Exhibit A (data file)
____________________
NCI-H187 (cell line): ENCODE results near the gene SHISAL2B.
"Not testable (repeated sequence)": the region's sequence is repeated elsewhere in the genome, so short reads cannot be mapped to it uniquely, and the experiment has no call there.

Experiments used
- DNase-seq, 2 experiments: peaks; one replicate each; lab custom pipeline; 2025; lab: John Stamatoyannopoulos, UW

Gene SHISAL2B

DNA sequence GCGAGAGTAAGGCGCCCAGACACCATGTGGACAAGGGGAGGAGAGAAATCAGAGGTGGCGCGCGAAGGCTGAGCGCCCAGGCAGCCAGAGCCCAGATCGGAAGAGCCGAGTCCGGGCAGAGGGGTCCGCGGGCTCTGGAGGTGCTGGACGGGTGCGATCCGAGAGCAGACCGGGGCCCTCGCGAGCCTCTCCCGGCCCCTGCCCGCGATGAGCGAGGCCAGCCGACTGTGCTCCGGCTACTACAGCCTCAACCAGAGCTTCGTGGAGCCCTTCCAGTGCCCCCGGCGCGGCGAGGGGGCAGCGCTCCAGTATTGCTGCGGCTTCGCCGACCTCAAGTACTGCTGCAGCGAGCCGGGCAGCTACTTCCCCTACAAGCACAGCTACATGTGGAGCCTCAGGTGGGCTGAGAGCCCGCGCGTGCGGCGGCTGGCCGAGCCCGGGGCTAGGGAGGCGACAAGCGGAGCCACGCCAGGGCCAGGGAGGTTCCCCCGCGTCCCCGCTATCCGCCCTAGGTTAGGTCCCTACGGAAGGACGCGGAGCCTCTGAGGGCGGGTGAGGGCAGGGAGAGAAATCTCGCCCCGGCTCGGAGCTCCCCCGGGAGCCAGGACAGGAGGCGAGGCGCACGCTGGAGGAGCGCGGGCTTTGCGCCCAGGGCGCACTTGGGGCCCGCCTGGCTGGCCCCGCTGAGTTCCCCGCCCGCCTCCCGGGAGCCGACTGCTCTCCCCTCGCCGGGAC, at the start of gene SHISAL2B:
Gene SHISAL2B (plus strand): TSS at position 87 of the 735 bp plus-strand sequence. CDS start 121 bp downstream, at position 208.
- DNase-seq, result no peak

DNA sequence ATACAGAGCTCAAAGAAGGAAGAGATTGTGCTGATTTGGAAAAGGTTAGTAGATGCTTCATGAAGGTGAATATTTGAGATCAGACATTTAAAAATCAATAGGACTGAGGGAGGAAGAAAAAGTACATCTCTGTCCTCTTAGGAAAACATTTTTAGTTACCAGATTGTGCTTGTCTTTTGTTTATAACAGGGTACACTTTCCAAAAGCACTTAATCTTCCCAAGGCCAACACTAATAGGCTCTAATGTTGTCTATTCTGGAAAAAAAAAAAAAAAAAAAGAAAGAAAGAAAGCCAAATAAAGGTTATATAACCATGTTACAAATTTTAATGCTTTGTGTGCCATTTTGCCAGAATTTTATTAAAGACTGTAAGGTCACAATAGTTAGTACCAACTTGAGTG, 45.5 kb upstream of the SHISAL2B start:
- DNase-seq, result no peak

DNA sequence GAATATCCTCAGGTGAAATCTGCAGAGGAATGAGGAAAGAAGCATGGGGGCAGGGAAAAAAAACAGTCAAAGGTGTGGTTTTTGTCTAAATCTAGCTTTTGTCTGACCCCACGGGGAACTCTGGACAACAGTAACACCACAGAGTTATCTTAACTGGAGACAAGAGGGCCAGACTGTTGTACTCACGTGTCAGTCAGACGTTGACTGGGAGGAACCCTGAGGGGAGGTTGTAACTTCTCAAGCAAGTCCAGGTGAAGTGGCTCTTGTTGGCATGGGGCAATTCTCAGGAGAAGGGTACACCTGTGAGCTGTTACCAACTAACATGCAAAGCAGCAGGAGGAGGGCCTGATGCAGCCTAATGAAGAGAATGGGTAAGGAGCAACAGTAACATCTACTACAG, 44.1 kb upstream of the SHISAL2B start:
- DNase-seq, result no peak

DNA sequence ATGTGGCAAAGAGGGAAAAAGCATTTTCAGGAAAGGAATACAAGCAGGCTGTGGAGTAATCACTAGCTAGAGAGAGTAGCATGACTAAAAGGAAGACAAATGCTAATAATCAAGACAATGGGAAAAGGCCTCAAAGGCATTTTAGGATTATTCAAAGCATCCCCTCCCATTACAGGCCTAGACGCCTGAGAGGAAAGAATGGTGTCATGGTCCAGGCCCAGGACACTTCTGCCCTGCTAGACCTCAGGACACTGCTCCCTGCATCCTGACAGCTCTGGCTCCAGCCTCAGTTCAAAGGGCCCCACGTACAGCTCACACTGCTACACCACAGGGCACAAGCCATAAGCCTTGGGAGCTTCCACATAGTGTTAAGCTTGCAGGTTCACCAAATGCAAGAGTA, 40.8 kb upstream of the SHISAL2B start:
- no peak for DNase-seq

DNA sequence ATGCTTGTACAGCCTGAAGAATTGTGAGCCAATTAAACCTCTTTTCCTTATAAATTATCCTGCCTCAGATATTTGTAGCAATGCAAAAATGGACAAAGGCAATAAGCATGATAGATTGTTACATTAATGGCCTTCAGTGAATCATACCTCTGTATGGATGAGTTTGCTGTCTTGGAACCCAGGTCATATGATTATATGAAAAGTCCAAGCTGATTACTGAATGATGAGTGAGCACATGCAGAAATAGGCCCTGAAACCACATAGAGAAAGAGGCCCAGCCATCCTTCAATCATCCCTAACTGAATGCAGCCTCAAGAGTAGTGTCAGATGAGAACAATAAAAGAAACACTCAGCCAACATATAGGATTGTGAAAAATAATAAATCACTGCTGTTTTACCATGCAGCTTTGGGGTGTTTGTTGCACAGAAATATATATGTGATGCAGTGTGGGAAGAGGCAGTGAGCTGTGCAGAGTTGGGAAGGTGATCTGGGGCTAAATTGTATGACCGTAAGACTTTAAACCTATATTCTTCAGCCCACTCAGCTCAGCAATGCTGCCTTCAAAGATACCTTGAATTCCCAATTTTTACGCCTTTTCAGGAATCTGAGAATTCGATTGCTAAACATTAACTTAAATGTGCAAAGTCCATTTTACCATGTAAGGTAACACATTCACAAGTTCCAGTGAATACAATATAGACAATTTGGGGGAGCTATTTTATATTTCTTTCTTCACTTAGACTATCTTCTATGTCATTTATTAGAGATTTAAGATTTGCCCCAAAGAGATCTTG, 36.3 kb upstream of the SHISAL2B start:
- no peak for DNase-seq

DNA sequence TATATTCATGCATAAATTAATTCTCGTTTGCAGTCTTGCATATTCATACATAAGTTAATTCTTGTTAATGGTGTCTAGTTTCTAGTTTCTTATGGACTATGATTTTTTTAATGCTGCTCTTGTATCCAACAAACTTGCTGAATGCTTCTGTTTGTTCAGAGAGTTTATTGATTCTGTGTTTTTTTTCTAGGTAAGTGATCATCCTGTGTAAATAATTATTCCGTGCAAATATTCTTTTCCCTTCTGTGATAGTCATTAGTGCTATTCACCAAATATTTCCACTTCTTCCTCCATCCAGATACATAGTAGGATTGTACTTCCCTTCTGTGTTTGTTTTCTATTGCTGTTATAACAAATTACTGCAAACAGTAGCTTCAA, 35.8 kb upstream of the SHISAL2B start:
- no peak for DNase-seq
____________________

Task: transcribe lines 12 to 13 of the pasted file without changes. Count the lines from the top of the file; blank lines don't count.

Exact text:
- DNase-seq, result no peak

DNA sequence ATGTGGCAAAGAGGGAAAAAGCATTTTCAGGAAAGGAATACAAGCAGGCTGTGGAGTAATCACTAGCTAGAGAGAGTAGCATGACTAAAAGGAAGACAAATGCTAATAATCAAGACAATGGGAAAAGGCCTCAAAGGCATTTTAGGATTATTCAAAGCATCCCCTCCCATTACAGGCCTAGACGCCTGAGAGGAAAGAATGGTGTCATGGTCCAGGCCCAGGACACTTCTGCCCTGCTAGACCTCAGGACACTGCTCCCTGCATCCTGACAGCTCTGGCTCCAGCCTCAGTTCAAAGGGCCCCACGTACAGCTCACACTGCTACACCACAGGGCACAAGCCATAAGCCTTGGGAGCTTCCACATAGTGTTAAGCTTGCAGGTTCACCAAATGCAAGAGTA, 40.8 kb upstream of the SHISAL2B start: